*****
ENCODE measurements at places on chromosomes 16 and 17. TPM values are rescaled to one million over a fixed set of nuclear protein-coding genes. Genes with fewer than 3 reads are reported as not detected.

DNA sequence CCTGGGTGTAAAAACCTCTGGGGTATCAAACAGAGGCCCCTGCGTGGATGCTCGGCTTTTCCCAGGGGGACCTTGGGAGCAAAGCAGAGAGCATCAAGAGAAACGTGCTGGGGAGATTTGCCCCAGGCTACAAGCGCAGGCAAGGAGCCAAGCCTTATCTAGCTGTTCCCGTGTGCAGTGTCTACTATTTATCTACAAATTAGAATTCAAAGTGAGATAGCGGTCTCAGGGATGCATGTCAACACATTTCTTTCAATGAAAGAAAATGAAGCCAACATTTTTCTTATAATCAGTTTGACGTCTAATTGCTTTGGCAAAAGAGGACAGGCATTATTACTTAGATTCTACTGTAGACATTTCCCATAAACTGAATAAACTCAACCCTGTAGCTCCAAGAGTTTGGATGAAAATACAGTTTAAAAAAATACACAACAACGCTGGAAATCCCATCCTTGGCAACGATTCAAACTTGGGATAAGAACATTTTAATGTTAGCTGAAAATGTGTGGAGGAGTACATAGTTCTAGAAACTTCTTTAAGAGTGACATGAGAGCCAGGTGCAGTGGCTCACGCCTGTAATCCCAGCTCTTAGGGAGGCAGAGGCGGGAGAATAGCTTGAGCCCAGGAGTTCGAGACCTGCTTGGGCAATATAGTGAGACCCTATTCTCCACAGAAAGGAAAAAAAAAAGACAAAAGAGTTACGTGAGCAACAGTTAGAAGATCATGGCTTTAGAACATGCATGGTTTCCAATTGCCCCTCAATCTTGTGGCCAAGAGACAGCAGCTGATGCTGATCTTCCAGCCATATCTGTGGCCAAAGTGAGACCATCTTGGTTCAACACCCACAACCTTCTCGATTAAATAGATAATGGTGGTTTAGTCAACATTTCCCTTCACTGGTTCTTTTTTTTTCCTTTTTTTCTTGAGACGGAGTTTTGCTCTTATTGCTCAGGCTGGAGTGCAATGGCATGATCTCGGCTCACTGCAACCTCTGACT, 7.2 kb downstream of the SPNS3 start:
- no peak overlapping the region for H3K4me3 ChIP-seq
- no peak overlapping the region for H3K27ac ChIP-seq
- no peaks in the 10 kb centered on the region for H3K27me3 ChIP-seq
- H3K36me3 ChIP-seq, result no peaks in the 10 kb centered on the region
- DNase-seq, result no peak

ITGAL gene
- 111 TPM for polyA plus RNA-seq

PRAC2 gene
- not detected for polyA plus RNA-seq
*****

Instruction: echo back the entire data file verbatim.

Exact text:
ENCODE measurements at places on chromosomes 16 and 17. TPM values are rescaled to one million over a fixed set of nuclear protein-coding genes. Genes with fewer than 3 reads are reported as not detected.

DNA sequence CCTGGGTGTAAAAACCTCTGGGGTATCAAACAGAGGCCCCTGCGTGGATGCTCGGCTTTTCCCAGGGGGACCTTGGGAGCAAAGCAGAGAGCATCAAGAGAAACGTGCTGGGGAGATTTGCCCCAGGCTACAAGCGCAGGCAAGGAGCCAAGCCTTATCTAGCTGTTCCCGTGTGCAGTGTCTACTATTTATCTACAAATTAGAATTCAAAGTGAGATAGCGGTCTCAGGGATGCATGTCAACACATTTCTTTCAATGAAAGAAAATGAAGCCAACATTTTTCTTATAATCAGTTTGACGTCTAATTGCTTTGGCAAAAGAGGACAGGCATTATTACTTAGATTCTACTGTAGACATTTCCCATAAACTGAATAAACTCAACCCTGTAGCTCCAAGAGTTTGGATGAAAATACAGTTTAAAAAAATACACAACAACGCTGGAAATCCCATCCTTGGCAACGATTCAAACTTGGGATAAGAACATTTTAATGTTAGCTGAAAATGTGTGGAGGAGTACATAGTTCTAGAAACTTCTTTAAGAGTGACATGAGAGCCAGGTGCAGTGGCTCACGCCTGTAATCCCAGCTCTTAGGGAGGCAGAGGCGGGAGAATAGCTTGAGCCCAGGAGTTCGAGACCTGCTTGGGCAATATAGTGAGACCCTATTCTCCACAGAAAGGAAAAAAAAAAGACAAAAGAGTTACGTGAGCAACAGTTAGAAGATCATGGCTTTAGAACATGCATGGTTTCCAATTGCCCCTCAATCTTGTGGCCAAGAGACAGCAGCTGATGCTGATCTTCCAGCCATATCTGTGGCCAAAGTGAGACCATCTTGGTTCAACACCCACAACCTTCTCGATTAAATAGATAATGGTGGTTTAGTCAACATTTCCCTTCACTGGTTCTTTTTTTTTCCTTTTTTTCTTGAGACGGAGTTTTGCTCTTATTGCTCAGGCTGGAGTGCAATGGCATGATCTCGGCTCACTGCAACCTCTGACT, 7.2 kb downstream of the SPNS3 start:
- no peak overlapping the region for H3K4me3 ChIP-seq
- no peak overlapping the region for H3K27ac ChIP-seq
- no peaks in the 10 kb centered on the region for H3K27me3 ChIP-seq
- H3K36me3 ChIP-seq, result no peaks in the 10 kb centered on the region
- DNase-seq, result no peak

ITGAL gene
- 111 TPM for polyA plus RNA-seq

PRAC2 gene
- not detected for polyA plus RNA-seq